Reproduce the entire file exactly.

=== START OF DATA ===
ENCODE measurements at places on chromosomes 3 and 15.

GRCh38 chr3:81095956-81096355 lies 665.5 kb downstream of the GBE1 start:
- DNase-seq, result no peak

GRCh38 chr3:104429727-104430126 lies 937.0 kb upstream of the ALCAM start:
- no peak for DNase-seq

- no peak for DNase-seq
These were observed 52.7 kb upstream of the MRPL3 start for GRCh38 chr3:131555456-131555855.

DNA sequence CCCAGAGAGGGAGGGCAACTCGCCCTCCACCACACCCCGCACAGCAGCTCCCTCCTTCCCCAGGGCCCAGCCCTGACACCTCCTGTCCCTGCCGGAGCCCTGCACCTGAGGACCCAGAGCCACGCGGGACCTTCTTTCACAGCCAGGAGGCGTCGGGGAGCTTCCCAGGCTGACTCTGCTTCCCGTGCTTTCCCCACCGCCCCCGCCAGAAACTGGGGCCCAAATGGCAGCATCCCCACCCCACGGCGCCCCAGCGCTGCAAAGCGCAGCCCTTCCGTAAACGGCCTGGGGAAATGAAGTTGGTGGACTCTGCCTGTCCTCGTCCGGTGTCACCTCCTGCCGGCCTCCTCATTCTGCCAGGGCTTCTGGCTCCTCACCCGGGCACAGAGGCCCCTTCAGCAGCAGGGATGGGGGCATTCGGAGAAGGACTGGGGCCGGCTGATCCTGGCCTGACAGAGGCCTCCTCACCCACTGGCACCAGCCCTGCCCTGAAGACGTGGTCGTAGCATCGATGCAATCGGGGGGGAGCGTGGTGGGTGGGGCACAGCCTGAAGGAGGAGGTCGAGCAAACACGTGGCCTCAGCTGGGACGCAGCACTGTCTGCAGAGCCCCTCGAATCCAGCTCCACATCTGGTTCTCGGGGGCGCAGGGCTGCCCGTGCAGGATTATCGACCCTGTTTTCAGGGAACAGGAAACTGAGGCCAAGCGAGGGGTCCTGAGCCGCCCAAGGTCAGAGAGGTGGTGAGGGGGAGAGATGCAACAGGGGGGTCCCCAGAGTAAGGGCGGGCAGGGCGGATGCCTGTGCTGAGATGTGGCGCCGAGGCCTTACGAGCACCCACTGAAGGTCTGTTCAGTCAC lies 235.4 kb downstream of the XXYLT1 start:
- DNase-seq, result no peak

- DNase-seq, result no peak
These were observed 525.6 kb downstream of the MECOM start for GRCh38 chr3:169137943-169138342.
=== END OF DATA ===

ENCODE measurements at places on chromosomes 3 and 15.

GRCh38 chr3:81095956-81096355 lies 665.5 kb downstream of the GBE1 start:
- DNase-seq, result no peak

GRCh38 chr3:104429727-104430126 lies 937.0 kb upstream of the ALCAM start:
- no peak for DNase-seq

- no peak for DNase-seq
These were observed 52.7 kb upstream of the MRPL3 start for GRCh38 chr3:131555456-131555855.

DNA sequence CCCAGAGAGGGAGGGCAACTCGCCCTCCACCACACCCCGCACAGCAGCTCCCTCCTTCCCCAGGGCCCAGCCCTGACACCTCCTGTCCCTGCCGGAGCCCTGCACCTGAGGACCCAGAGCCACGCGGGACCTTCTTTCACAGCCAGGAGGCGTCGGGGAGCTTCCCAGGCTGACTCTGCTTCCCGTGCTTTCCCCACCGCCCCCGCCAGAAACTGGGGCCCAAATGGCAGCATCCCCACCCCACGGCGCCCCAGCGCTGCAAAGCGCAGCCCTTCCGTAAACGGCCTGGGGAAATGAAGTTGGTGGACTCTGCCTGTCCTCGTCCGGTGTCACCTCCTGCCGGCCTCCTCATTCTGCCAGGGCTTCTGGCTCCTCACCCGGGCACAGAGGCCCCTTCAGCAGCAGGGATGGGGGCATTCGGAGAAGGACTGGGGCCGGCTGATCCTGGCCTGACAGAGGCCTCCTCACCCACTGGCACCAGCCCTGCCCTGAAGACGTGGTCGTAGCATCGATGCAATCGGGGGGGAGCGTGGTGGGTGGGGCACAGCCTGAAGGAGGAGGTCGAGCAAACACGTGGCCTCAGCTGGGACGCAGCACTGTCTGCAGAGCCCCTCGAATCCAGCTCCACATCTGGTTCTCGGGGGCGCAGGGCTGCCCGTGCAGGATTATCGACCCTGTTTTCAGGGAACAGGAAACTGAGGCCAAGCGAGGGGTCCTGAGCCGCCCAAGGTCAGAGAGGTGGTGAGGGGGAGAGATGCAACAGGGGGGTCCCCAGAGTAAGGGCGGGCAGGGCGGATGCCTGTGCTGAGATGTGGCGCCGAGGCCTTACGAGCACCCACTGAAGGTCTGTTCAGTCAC lies 235.4 kb downstream of the XXYLT1 start:
- DNase-seq, result no peak

- DNase-seq, result no peak
These were observed 525.6 kb downstream of the MECOM start for GRCh38 chr3:169137943-169138342.